RegionsEEAEC fines three banks over Euribor cartel

EC fines three banks over Euribor cartel

The European Commission fined Credit Agricole, HSBC and JPMorgan Chase a total of €485m for manipulating the price of the financial benchmark.

The European Commission (EC) imposed fines totalling €485m (US$520m) for their alleged participation in a cartel to manipulate the price of the Euro Interbank Offered Rate (Euribor) financial benchmark used in money markets.

The Commission said that Credit Agricole, HSBC and JPMorgan Chase were members of a seven-bank cartel that colluded between September 2005 and May 2008 to distort the Euribor interest rate, set using quotes submitted by a panel of banks. All three denied that they had engaged in any wrongdoing.

JPMorgan Chase was fined €337.2m and Credit Agricole €114.7m for their alleged five-month involvements in the cartel, while HSBC was fined €33.6m for a one-month participation.

The latest penalties follow a fine of €824.6m imposed on Deutsche Bank, Royal Bank of Scotland (RBS) and Société Générale in December 2013 after admitting their involvement in a cartel. It represented the sixth largest collective cartel fine ever handed down by the EC. The alleged seventh member, Barclays, avoided a penalty after alerting the Commission.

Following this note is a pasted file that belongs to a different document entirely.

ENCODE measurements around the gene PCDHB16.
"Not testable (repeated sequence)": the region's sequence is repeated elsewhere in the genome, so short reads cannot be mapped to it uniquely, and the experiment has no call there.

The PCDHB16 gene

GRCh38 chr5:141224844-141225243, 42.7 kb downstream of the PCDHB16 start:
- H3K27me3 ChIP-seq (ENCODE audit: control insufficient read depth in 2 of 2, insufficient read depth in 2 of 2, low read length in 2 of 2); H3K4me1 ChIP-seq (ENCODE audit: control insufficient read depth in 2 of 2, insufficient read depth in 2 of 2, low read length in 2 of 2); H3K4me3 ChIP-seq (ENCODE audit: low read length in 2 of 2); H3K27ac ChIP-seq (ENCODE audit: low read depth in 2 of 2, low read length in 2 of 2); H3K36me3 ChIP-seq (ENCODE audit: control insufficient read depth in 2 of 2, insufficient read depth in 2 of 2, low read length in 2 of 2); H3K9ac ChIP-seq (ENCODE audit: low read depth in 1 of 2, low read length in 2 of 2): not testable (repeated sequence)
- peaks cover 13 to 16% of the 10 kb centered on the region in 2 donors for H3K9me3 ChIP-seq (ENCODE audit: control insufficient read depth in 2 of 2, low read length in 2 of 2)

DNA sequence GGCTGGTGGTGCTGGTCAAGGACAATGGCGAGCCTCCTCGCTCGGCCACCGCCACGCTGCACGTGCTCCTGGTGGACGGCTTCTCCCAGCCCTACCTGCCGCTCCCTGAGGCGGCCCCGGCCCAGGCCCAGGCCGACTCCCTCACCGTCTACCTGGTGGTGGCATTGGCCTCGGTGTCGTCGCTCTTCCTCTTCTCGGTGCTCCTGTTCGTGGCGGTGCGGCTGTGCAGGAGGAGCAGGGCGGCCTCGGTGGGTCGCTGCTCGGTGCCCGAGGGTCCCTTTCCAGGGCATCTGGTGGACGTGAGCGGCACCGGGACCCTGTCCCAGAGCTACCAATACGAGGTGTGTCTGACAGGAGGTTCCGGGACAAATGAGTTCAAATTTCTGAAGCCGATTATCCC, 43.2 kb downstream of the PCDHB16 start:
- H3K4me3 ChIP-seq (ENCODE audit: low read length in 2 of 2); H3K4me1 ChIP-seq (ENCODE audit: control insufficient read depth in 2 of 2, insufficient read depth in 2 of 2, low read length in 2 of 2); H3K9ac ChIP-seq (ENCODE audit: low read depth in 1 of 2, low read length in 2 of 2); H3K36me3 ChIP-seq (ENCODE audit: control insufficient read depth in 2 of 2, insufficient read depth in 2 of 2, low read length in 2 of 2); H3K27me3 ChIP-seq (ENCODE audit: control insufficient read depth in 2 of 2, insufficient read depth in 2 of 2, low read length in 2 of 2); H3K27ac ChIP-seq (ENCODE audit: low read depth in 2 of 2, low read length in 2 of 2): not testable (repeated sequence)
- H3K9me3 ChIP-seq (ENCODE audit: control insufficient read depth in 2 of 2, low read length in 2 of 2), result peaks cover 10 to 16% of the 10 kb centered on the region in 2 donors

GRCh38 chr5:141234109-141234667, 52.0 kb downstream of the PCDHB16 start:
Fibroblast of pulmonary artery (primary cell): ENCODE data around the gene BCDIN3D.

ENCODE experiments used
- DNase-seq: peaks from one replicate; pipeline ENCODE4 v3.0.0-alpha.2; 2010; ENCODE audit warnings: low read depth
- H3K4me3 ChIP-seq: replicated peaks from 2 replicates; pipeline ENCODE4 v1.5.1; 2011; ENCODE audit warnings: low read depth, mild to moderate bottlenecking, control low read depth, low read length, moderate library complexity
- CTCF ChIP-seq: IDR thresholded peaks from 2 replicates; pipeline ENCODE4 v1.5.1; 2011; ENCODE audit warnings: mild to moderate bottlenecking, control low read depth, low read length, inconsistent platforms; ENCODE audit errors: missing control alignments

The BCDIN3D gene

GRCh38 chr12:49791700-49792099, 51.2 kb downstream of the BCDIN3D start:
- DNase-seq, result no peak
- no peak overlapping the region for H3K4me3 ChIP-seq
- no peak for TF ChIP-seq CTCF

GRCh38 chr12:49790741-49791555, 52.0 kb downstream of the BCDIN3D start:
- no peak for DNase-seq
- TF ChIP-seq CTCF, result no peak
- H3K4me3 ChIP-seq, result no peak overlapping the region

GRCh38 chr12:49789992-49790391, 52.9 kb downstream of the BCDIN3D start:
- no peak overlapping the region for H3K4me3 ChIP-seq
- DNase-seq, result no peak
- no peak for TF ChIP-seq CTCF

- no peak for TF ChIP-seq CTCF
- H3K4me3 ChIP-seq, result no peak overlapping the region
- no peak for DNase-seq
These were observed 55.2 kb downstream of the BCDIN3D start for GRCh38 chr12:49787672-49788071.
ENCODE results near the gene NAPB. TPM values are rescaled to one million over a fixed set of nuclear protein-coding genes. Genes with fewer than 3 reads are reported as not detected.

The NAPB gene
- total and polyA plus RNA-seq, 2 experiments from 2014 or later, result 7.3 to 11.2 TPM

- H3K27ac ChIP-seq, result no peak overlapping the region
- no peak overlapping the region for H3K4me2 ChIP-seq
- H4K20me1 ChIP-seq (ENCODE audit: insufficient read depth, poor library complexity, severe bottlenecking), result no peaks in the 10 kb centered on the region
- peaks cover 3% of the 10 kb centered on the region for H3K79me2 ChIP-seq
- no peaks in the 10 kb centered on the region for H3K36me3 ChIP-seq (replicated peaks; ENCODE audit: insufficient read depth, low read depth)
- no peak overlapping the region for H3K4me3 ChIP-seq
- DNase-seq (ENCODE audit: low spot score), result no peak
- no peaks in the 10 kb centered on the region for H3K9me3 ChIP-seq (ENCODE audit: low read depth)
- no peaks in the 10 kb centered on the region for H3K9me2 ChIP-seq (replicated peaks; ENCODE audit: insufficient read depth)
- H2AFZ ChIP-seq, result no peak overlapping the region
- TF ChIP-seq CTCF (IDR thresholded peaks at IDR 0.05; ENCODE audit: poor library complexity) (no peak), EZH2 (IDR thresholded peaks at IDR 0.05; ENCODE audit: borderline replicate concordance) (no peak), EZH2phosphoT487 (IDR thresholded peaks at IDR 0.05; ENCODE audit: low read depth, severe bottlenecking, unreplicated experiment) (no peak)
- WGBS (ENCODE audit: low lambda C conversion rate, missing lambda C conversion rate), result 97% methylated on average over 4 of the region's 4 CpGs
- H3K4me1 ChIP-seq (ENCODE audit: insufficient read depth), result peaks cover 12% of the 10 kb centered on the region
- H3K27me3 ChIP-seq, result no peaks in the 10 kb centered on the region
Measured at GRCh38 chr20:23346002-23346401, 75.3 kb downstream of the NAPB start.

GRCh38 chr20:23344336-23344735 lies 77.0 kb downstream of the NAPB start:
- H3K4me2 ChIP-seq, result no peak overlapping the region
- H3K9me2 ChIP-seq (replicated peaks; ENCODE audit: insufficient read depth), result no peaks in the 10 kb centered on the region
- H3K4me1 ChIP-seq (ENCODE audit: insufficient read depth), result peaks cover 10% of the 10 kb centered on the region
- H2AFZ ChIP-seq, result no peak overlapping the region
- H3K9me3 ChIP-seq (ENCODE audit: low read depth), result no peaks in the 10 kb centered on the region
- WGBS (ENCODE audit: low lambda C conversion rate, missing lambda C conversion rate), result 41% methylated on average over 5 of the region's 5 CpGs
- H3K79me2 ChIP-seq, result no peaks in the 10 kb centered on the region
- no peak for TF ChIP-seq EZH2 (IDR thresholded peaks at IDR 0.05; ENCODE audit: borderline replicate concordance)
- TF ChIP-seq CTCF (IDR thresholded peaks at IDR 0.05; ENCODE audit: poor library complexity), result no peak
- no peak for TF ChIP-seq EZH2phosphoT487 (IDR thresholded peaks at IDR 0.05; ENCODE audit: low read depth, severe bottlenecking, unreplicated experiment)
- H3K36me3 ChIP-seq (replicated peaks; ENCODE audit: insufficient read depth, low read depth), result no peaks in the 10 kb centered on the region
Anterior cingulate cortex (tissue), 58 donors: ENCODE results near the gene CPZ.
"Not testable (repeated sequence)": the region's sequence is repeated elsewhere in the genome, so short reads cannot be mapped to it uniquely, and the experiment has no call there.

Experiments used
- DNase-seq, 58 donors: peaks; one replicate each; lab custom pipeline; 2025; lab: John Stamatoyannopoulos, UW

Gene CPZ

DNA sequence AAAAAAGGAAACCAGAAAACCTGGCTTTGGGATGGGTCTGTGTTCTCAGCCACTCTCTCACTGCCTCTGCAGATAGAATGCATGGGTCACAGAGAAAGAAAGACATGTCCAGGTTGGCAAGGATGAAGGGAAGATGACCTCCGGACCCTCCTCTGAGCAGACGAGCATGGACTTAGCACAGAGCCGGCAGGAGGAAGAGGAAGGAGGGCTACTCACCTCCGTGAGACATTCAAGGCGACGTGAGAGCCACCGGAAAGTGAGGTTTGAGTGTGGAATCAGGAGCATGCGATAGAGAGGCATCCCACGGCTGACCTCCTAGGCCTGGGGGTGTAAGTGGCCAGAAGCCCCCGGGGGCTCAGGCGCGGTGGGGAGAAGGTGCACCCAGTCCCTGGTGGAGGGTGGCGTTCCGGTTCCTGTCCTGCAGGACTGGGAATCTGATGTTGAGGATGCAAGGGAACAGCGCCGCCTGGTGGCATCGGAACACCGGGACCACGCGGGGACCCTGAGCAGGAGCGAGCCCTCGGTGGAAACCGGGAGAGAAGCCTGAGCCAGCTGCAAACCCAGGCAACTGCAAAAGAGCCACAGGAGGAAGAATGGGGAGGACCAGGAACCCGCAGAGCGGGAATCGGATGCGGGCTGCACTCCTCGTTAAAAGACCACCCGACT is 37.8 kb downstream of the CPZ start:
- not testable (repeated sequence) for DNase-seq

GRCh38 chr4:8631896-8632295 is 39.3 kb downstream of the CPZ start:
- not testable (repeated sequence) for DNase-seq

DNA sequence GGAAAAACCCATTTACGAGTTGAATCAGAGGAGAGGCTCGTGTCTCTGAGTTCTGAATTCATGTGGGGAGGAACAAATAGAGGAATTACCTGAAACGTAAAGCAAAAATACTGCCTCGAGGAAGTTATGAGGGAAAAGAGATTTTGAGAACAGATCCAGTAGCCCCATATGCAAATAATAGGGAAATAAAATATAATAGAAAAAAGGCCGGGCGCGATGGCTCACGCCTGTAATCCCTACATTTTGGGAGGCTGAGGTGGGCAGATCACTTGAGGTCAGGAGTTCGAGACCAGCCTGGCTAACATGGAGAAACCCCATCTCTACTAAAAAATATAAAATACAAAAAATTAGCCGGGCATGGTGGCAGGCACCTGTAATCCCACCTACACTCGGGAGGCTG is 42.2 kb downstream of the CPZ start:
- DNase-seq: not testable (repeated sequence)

The EC investigation found evidence of chatroom messages between the traders at the banks congratulating each other on their actions.

On days when traders received money calculated on the basis of Euribor, (they) had an interest in a high Euribor rate,” said the European Union (EU) competition commissioner, Margrethe Vestager. “On days when a trader needed to pay … he would want to have a low Euribor rate.

The participation in such schemes was very lucrative for the banks … tiny, tiny movements in the Euribor rate can have a huge impact because of the volumes of trading.”

Credit Agricole said that it plans to appeal, but added that the fine would not affect its 2016 results as it had already taken provisions.

To date, US and European regulators have imposed fines on more than 10 banks and brokerages for rigging the London interbank offered rate (Libor), used for various currencies , and its euro cousin Euribor.

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